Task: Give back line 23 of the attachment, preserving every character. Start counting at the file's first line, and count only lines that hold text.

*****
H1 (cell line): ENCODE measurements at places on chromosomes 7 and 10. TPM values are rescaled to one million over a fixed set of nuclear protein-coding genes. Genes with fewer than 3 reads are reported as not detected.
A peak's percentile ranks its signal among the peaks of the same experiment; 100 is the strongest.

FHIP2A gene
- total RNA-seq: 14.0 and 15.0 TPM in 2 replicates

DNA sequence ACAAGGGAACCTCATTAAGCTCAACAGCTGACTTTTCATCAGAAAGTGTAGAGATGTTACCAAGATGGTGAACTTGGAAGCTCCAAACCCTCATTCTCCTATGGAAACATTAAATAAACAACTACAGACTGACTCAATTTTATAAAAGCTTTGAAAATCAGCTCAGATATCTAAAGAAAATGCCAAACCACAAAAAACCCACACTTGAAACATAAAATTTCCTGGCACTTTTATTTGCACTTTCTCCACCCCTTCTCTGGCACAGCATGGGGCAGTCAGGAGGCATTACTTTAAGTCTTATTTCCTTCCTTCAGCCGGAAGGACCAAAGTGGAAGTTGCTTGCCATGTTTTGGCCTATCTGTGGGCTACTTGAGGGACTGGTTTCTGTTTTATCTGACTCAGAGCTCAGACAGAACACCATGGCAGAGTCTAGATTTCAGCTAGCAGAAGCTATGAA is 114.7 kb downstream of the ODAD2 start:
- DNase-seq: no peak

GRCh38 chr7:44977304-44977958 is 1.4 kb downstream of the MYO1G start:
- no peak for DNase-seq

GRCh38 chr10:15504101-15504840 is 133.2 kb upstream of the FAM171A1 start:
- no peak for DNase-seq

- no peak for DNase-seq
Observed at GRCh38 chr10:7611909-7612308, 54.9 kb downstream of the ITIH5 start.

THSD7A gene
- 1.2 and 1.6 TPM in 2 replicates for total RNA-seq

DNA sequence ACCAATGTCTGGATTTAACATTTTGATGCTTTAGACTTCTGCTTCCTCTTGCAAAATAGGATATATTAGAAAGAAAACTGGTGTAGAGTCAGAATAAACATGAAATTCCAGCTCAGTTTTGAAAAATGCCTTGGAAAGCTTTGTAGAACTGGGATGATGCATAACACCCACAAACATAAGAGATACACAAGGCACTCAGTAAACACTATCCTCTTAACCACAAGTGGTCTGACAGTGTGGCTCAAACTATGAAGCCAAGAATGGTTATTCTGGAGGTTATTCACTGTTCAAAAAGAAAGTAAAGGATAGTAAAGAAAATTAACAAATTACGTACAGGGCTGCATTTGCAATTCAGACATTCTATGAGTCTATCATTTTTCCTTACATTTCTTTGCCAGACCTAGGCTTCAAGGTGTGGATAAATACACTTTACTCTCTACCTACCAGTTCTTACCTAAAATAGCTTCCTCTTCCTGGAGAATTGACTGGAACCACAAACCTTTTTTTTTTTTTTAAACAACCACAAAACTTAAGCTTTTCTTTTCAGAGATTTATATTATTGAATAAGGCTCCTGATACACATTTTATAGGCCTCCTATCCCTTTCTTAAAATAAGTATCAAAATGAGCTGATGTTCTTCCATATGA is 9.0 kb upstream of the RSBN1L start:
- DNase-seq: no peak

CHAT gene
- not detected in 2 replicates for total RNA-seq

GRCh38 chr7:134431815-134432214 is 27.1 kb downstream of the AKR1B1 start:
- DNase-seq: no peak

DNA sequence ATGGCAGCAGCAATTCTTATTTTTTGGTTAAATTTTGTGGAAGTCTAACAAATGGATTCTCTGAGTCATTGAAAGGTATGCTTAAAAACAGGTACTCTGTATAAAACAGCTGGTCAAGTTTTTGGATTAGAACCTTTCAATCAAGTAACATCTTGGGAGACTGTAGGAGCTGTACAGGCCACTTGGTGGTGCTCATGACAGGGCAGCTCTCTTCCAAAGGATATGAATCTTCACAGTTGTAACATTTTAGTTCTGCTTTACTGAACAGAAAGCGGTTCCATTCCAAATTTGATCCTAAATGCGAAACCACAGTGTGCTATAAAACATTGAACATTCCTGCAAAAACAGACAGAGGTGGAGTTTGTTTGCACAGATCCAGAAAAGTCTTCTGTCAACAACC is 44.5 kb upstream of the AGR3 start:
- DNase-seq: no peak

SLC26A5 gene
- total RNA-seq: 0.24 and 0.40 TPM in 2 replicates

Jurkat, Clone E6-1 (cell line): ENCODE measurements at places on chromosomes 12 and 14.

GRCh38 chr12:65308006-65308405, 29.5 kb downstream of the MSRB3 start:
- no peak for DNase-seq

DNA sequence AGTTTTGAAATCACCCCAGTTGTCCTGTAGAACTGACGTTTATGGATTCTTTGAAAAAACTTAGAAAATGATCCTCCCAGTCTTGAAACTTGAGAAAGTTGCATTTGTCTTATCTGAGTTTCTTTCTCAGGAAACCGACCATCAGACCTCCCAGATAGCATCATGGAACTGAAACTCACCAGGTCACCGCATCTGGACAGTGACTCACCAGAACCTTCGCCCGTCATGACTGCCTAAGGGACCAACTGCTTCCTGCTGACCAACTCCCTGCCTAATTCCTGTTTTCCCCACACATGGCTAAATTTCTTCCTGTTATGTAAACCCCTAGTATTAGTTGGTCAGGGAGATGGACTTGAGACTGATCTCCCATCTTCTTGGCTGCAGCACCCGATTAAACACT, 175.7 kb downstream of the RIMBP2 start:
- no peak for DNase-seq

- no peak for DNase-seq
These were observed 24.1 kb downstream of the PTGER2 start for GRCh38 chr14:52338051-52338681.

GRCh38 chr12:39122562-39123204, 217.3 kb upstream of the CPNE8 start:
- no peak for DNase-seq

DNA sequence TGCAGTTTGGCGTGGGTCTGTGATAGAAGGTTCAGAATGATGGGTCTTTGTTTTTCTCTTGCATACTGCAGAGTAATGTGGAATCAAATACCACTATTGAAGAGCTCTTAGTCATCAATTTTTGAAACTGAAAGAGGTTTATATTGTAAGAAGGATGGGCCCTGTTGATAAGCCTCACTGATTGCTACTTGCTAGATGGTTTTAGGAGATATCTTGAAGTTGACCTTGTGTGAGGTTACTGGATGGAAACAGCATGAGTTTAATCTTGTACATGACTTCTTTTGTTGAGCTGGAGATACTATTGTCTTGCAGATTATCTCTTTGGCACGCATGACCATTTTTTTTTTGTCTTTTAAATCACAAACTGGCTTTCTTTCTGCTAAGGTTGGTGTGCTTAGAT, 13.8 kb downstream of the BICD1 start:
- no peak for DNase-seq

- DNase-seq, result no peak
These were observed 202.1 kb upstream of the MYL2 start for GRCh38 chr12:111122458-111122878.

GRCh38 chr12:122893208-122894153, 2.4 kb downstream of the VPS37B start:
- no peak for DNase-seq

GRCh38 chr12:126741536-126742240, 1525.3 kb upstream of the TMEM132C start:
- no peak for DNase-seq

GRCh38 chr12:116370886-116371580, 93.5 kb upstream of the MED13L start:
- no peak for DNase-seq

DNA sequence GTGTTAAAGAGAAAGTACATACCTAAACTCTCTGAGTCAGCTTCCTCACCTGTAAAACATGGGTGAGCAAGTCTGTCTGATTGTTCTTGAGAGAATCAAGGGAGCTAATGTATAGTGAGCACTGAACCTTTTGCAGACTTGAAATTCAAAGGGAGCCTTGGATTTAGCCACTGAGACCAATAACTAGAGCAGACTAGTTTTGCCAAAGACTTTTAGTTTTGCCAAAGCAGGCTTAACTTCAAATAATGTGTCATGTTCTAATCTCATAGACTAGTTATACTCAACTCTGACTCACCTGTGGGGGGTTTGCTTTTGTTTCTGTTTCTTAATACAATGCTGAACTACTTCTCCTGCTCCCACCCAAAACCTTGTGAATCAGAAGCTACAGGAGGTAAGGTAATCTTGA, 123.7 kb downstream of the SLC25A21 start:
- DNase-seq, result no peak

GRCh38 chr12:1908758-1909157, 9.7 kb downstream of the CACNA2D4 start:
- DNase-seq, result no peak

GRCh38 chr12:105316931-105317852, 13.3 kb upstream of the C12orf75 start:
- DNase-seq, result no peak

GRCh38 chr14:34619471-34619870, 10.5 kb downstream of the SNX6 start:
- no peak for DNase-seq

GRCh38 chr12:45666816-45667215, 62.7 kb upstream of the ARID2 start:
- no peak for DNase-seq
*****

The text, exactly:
SLC26A5 gene